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Vitamin A, also known as retinol, is a vitamin that plays an important in the optimum functioning of the body, especially the eye. This vitamin is needed by the retina and essential for scotopic and color vision. It is also important in development of bone tissue, cell division and differentiation.

Recommended dietary allowance for vitamin A

Recommended daily value for vitamin A depends on many factors of which age and gender play the important role. Pregnant and breastfeeding women are at a higher demand for this vitamin. Pregnant women will need at least 2500 IU per day, while the lactating women need as much as 4.000 IU per day.

Children up to three years old require around 1.000 IU of vitamin A, children from 4 to 8 years old need somewhere around 1.330 IU, while youngsters from 9 to 13 years of age need 2.000 IU of vitamin A.

The recommended dietary allowance for teenagers and adults is approximately 3.000 IU for males and 2.330 for females.

Sources of vitamin A

Vitamin A comes from various sources. The most common sources of vitamin A are retinol and beta-carotene. Another name for retinol is “the true vitamin A” because it comes in such a pure form that body may process it almost instantly. Beta-carotene is a precursor for vitamin A. Body converts beta-carotene into retinol before the use. The richest sources of beta-carotene are different green leafy vegetables, carrots, sweet potatoes, mango and kale.Dietary sources of vitamin A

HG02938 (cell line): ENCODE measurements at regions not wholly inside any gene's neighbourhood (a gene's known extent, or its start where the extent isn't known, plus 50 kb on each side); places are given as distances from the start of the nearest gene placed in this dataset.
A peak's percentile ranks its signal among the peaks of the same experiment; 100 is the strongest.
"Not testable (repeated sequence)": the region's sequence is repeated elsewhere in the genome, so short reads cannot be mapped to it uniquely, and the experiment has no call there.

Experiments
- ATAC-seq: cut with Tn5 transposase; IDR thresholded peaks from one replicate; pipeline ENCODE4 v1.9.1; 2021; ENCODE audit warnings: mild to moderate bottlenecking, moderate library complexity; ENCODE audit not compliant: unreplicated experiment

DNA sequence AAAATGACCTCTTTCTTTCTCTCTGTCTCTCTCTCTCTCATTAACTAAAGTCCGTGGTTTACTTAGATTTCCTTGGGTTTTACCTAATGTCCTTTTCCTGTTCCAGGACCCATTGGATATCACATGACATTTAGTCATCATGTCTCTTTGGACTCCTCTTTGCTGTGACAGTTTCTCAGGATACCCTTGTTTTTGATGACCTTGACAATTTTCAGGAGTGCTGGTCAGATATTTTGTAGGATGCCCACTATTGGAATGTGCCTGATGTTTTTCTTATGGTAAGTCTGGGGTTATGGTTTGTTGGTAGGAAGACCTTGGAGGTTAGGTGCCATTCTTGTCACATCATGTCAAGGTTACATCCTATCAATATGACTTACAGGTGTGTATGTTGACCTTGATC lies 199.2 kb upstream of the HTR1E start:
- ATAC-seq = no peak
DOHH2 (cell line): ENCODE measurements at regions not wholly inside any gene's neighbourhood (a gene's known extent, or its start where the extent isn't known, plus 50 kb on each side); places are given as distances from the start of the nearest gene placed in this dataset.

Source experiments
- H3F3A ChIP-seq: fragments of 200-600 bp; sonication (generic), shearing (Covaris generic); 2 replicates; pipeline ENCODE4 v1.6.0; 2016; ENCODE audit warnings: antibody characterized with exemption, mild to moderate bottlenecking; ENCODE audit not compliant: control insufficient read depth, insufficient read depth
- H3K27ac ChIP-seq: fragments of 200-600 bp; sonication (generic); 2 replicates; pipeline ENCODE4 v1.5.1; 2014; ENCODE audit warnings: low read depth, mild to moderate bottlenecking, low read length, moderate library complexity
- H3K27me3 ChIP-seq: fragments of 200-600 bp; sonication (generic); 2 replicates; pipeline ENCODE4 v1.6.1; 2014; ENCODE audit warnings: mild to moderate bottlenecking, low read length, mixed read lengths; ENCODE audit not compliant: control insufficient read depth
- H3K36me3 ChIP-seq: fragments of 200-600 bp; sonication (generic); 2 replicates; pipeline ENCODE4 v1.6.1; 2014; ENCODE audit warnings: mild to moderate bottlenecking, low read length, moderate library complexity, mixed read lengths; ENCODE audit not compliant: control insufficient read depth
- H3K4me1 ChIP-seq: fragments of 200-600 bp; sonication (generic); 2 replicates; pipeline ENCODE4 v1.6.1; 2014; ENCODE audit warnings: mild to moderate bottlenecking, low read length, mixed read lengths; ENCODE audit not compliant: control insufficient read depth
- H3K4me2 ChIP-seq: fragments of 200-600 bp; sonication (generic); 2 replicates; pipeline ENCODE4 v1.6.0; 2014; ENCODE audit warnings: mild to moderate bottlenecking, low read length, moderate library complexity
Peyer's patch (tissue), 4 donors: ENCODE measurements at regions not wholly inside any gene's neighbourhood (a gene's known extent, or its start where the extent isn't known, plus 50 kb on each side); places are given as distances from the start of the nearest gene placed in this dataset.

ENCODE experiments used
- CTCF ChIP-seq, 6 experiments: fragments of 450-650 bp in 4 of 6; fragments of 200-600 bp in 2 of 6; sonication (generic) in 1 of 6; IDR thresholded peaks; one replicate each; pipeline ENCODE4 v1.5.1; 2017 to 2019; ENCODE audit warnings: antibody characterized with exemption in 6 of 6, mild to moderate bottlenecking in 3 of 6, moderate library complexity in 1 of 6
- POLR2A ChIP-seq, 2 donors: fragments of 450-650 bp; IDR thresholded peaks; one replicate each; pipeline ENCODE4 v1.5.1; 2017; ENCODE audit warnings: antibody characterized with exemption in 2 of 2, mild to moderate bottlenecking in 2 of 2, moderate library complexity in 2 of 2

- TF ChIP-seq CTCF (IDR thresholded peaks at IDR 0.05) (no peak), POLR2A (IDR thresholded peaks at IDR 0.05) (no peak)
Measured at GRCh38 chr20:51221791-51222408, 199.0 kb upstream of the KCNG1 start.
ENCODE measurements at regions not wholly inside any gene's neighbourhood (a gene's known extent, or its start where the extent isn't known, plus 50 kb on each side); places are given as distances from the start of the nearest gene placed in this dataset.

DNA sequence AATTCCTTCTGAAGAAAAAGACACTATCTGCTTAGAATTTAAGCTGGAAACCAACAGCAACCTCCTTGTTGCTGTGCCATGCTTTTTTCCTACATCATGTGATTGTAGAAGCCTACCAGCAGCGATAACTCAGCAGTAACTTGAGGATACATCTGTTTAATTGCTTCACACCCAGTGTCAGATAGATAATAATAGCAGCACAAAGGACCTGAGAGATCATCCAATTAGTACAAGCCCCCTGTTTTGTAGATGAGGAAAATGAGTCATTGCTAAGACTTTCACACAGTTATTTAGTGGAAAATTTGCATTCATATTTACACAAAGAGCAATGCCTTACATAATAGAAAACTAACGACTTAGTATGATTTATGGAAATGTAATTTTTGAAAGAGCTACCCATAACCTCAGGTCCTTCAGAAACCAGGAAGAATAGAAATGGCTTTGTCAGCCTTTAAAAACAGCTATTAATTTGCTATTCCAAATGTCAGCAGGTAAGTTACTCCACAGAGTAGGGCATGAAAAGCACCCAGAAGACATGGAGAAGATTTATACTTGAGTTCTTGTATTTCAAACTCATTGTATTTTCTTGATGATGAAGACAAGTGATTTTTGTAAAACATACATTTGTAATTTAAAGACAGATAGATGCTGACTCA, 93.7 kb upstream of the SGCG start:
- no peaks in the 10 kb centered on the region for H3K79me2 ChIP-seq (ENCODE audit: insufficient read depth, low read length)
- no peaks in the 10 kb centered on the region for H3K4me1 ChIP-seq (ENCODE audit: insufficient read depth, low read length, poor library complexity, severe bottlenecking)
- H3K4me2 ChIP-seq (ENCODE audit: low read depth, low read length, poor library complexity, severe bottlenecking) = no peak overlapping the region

Vitamin A is better absorbed from animal sources than from vegetable sources. Most of the American population gets the sufficient amounts of this vitamin from the regular diet. Normally, people are getting more than twice of recommended dietary allowance for vitamin A. Here is the list of most commonly used sources of vitamin A:Cooked beef liver, 3 ounces =27,185 IU (international unit) of vitamin A, enough to satisfy 545% of daily-recommended value (RDV)Cooked chicken liver, 3 ounces = 12, 325 IU of vitamin A, enough to satisfy 245% of RDVFortified skim milk, 1 cup = 500 IU of vitamin A, enough to satisfy 10% of RDVCheddar cheese, 1 ounce = 284 IU of vitamin A, enough to satisfy 6% of RDVWhole egg, 1 medium = 280 IU of vitamin A, enough to satisfy 6% of RDVWhole milk (3.25% fat), 1 cup = 249 IU of vitamin A, enough to satisfy 5% of RDVHypervitaminosis A

Hypervitaminosis may occur as the effect of excessive intake of vitamin A. Being that deficiency in this vitamin is extremely rare, hypervitaminosis occurs more frequently and mainly in people that are already taking other food supplements. Signs and symptoms of hypervitaminosis include nausea, vomiting, problems with vision and loss of muscular coordination.

The effects vary from mild to severe and include excessive dryness or peeling of the skin, skin discoloration (orange color on the palms), birth defects, hair loss, and growth retardation.

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